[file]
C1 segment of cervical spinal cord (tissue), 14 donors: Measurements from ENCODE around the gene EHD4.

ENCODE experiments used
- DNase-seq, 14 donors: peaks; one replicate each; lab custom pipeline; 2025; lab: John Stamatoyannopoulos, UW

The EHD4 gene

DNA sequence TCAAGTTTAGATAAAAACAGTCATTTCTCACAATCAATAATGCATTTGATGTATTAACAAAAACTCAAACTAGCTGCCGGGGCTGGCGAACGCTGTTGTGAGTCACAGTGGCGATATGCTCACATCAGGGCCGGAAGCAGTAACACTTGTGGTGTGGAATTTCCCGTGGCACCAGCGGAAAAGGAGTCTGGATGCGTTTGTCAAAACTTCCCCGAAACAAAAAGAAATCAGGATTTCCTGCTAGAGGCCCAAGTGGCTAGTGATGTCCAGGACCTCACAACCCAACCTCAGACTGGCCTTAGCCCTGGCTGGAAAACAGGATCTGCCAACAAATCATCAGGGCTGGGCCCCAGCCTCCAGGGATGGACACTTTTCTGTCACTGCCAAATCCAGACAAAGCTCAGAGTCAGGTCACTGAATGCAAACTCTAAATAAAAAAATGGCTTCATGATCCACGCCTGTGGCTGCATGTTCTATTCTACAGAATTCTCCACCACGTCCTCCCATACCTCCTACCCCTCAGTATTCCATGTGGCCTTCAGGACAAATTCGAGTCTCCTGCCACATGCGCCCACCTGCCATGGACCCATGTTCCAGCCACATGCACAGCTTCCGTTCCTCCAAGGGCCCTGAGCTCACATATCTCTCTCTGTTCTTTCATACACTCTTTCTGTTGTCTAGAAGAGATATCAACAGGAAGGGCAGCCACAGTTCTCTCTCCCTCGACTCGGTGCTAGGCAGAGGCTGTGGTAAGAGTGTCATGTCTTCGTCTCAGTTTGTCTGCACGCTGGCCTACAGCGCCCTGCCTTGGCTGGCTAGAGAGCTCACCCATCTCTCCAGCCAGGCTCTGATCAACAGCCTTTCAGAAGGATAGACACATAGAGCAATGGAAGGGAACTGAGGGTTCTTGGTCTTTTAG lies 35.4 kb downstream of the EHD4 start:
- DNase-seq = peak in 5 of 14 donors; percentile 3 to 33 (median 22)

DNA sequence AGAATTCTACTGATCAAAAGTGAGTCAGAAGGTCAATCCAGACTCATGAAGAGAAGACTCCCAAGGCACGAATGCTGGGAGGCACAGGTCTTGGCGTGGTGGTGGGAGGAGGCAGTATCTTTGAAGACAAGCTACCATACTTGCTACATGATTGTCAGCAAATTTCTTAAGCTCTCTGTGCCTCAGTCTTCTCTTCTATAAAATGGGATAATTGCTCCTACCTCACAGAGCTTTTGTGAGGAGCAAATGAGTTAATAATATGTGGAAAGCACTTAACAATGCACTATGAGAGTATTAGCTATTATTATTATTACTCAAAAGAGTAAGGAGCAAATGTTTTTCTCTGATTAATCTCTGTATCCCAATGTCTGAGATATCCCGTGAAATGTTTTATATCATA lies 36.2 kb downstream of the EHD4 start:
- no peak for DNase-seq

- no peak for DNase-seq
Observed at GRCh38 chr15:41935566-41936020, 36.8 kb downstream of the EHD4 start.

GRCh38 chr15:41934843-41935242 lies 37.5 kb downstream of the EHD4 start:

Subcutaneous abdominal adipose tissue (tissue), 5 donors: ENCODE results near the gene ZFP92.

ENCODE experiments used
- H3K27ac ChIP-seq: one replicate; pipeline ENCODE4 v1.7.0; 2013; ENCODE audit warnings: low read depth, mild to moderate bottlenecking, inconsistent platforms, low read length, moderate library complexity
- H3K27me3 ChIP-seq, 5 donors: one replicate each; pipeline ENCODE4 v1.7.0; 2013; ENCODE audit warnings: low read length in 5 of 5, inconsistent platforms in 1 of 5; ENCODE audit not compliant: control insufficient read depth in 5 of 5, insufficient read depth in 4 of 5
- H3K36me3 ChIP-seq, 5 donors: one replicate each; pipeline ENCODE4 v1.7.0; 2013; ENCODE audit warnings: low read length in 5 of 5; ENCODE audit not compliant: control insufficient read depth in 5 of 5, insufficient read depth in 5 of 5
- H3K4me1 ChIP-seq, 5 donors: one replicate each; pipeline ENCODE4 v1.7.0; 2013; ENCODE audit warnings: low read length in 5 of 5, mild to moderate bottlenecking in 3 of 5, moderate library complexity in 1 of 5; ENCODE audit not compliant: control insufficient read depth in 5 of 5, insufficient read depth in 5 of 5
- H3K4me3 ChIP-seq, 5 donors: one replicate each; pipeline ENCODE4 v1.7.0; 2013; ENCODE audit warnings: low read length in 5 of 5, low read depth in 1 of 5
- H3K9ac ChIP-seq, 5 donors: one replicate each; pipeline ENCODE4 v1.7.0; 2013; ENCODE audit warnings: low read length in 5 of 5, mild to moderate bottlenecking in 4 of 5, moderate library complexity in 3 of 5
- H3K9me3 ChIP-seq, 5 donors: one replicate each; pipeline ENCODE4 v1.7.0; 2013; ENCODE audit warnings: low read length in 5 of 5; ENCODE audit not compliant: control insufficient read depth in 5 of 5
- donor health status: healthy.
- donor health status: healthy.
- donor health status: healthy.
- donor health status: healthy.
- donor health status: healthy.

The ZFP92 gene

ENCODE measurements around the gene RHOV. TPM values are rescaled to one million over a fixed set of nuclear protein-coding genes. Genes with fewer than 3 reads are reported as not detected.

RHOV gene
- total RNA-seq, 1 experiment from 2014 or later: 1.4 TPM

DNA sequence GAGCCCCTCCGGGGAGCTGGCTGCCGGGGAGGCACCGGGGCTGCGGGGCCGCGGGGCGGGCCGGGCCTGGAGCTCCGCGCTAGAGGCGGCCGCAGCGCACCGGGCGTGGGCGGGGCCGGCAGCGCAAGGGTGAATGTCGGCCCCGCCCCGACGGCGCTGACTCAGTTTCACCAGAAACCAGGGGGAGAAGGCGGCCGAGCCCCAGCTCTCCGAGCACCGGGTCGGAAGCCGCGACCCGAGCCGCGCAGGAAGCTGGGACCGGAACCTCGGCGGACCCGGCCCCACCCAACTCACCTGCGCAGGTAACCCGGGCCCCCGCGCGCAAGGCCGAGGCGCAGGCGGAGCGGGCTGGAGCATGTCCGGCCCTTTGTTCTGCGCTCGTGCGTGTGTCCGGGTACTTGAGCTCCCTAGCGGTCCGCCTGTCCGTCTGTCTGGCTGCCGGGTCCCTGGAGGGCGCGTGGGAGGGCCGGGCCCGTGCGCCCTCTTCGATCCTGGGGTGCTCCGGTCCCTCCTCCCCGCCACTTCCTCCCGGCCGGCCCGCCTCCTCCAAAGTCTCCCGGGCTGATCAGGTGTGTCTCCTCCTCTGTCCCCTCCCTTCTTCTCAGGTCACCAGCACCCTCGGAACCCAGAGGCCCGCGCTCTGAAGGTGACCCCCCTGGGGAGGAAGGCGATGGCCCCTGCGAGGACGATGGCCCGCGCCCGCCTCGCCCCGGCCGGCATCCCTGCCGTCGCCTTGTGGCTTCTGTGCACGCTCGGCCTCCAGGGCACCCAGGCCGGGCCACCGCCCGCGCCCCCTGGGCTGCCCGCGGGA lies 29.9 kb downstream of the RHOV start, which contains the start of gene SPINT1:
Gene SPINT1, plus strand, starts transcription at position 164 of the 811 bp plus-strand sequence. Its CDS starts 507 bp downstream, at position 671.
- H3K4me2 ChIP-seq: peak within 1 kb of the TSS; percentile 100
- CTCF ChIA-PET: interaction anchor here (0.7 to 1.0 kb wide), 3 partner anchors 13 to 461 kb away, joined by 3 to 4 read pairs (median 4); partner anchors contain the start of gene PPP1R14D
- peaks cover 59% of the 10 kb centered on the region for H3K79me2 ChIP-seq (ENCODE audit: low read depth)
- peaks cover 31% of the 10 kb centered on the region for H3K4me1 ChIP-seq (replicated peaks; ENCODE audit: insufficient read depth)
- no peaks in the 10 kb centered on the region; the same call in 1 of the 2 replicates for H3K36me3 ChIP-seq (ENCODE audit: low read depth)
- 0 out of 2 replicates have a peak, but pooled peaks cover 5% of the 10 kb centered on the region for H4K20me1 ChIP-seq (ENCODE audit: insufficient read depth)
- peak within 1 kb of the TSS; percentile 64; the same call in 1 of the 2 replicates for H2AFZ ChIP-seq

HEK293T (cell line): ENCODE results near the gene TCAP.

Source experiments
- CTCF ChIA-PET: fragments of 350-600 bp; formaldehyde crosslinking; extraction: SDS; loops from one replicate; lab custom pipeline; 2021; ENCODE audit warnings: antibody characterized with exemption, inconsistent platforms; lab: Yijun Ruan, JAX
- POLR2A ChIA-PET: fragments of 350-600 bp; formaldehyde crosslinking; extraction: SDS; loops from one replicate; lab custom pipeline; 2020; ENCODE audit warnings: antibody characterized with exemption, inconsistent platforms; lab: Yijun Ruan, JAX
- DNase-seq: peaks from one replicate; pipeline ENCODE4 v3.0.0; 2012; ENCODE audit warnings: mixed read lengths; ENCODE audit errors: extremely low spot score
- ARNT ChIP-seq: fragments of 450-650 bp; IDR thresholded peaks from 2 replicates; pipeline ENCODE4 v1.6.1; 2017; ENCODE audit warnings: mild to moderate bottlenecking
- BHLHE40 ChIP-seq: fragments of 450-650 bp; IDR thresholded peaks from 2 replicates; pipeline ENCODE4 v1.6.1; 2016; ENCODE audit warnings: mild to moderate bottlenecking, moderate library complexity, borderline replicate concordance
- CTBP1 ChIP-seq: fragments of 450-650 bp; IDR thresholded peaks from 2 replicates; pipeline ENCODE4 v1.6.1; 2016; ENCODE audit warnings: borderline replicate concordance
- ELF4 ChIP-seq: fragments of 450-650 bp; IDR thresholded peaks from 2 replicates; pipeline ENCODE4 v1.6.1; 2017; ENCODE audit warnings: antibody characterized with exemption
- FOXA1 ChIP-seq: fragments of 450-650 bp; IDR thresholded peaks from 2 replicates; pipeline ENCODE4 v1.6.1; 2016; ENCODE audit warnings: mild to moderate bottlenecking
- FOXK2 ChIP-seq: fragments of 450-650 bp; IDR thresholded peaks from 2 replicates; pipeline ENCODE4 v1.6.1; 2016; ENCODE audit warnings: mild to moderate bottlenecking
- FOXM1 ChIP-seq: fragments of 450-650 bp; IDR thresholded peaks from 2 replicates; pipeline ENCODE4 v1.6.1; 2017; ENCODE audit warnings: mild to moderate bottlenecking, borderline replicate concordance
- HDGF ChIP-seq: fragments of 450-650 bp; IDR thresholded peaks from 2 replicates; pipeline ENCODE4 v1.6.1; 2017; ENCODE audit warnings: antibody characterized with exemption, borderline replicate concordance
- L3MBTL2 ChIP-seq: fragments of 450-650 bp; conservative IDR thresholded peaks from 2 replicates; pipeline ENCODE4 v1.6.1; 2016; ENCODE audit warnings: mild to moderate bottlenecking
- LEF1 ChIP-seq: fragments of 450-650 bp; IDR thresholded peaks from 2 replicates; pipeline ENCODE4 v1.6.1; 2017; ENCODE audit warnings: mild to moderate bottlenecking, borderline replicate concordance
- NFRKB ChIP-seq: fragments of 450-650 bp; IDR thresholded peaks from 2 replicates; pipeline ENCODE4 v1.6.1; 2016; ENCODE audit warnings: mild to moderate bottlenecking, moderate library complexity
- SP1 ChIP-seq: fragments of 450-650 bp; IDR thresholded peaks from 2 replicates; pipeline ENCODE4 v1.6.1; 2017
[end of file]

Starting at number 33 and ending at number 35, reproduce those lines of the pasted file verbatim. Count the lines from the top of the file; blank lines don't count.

- CTCF ChIA-PET: interaction anchor here (0.7 to 1.0 kb wide), 3 partner anchors 13 to 461 kb away, joined by 3 to 4 read pairs (median 4); partner anchors contain the start of gene PPP1R14D
- peaks cover 59% of the 10 kb centered on the region for H3K79me2 ChIP-seq (ENCODE audit: low read depth)
- peaks cover 31% of the 10 kb centered on the region for H3K4me1 ChIP-seq (replicated peaks; ENCODE audit: insufficient read depth)